Building a flu factory from host cell components


Credit: National Institute of Allergy and Infectious Diseases, National Institutes of Health

Perhaps inspired by the annual 3 to 5 million cases of severe influenza worldwide, the Guinness World Record organization is advertising for individuals or organizations to attempt a record for the most people getting a flu awareness lesson at once. Meanwhile, a smaller group of people is making a more focused attempt to learn about lots of flu proteins. Andrea C. Becker at the University of Freiburg and her colleagues in Germany and Switzerland investigated the effect of the flu-causing virus, influenza A, on three lung-derived cell lines and published their results in the journal Molecular & Cellular Proteomics.

The study quantified virus-induced changes in protein levels and found that a majority of the changes are cell-line specific. More specifically, they quantified the protein levels of 70 percent of the roughly 7,000 proteins they could detect using a mass spectrometry-based isotope labeling approach known as SILAC. Influenza infection of lung cells changed the overall abundance of only a few proteins, mostly related to immunity, but SILAC comparisons showed that the virus changes the cellular location of many proteins. In particular, the authors detected an increase in viral and ribosomal proteins in the autophagosome, which they linked to a reduction in successful autophagy, suggesting that the virus may hijack autophagosomes, perhaps using the compartments for viral protein translation.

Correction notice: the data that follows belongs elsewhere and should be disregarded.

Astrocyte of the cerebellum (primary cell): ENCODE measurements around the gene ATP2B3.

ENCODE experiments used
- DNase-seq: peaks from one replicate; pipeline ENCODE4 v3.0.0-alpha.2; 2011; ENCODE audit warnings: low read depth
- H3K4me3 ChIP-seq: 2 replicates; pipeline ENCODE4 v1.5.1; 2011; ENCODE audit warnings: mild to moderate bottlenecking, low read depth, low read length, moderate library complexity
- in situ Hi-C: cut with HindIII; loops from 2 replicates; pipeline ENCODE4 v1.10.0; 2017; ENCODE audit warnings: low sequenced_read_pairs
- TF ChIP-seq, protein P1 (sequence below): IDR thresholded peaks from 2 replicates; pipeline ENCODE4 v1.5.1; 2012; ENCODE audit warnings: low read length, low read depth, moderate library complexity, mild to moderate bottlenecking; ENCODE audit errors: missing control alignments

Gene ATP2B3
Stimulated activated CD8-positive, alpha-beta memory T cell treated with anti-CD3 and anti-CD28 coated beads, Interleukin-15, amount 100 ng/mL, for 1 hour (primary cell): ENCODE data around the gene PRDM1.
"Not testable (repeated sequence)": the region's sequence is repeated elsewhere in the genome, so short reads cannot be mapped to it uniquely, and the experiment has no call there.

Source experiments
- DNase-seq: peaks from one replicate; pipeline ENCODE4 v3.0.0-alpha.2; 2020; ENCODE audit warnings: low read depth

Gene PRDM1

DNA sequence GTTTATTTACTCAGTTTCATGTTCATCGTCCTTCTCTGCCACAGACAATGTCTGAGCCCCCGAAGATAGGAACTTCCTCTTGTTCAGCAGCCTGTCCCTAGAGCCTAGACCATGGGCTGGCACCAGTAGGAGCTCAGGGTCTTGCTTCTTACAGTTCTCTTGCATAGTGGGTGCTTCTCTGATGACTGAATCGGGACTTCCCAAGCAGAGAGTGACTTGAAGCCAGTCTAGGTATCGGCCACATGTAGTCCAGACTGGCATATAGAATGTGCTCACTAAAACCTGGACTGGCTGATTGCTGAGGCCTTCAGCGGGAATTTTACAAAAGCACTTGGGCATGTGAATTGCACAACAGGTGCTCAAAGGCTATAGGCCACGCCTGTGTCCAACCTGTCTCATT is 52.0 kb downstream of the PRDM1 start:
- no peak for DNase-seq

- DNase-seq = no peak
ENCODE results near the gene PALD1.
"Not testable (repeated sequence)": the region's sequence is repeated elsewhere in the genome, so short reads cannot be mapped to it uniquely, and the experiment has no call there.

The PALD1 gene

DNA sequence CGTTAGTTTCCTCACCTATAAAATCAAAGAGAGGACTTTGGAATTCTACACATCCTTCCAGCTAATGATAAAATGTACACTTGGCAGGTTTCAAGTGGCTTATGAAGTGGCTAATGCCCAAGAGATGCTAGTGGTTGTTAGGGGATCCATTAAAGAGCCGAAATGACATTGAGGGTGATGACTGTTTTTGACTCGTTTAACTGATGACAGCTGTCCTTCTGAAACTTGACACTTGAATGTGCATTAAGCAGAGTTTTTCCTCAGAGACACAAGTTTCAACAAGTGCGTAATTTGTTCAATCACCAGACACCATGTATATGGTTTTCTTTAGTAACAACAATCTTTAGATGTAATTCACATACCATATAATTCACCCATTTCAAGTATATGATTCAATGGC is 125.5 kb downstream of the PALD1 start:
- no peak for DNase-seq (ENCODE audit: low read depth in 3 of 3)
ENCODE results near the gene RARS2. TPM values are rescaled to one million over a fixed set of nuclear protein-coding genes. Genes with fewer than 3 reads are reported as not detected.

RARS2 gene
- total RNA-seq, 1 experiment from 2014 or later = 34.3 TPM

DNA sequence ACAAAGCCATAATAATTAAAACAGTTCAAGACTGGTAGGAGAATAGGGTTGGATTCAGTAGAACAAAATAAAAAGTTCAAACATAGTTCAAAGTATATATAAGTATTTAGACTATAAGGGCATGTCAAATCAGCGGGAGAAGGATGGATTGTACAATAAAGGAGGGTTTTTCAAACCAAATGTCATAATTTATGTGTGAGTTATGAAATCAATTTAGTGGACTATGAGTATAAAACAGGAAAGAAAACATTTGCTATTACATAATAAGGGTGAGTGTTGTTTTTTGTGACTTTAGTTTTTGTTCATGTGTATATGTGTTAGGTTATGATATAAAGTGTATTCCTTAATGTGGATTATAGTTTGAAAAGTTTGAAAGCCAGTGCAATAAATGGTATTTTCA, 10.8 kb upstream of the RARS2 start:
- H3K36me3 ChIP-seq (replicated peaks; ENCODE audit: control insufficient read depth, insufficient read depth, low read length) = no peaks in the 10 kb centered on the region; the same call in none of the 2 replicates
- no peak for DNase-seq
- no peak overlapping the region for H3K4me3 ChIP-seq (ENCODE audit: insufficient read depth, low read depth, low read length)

DOI: 10.1074/mcp.RA117.000364

Molecular & Cellular Proteomics (MCP) showcases research into proteomes, large-scale sets of proteins from different organisms or biological contexts. The journal publishes work that describes the structural and functional properties of proteins and their expression, particularly with respect to developmental time courses. Emphasis is placed on determining how the presence or absence of proteins affect biological responses, and how the interaction of proteins with their cellular partners influences their functions. For more information about MCP, visit

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